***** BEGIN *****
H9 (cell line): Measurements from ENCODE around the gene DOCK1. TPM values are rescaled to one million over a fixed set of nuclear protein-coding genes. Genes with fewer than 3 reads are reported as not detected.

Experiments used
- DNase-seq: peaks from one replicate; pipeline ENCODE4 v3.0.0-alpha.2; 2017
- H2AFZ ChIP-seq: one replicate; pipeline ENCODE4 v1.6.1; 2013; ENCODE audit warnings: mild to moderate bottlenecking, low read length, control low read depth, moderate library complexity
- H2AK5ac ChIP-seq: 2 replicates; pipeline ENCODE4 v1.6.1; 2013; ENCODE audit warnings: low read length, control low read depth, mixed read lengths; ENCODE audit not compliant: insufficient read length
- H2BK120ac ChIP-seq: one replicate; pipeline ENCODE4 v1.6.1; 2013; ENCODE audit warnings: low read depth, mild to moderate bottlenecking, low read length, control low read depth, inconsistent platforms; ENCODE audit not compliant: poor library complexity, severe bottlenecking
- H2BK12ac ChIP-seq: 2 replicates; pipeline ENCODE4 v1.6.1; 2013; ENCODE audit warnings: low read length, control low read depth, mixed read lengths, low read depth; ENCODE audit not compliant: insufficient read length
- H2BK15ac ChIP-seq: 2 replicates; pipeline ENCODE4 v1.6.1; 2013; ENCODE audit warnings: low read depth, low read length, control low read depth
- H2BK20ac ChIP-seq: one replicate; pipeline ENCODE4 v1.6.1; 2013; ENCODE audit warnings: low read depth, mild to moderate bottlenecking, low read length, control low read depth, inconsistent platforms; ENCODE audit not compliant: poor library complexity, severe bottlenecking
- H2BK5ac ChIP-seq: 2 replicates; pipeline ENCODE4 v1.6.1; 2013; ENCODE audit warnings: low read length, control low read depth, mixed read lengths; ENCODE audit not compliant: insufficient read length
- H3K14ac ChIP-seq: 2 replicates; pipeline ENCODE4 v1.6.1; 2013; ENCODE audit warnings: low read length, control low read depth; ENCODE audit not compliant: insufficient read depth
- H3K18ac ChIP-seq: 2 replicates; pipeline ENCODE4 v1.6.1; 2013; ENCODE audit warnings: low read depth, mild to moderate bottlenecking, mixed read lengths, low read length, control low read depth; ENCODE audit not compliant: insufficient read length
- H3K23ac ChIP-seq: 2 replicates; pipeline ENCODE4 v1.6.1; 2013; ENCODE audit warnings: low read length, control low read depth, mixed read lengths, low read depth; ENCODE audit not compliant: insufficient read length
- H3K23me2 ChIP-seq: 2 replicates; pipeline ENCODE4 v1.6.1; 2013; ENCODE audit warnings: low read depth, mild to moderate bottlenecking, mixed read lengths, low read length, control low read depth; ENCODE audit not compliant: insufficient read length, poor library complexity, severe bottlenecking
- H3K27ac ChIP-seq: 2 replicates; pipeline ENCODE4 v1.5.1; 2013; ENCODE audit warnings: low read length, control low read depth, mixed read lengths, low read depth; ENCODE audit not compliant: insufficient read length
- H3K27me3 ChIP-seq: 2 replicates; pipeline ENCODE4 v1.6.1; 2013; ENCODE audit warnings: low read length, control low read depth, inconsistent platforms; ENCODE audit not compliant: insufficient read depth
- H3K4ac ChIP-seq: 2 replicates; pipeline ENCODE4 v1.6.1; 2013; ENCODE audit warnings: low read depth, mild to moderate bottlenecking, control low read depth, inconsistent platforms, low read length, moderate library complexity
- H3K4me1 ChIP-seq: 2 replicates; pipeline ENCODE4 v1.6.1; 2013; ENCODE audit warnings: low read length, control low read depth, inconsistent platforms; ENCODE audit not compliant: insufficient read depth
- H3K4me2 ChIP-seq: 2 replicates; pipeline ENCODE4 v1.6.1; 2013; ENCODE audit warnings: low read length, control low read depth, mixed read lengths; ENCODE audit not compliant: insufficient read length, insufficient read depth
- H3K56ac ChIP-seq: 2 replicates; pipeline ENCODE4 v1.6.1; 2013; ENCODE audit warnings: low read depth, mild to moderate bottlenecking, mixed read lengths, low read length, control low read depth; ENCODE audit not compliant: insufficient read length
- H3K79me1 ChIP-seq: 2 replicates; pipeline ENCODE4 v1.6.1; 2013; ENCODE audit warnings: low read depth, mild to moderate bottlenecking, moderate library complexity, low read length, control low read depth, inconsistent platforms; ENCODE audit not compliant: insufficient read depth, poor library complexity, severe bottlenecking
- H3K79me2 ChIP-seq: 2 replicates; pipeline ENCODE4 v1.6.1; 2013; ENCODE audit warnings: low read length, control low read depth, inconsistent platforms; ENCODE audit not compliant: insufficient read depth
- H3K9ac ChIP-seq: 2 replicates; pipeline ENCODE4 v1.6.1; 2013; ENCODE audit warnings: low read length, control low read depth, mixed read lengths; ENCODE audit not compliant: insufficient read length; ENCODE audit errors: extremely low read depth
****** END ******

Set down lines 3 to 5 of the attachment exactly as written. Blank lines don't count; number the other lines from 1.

- DNase-seq: peaks from one replicate; pipeline ENCODE4 v3.0.0-alpha.2; 2017
- H2AFZ ChIP-seq: one replicate; pipeline ENCODE4 v1.6.1; 2013; ENCODE audit warnings: mild to moderate bottlenecking, low read length, control low read depth, moderate library complexity
- H2AK5ac ChIP-seq: 2 replicates; pipeline ENCODE4 v1.6.1; 2013; ENCODE audit warnings: low read length, control low read depth, mixed read lengths; ENCODE audit not compliant: insufficient read length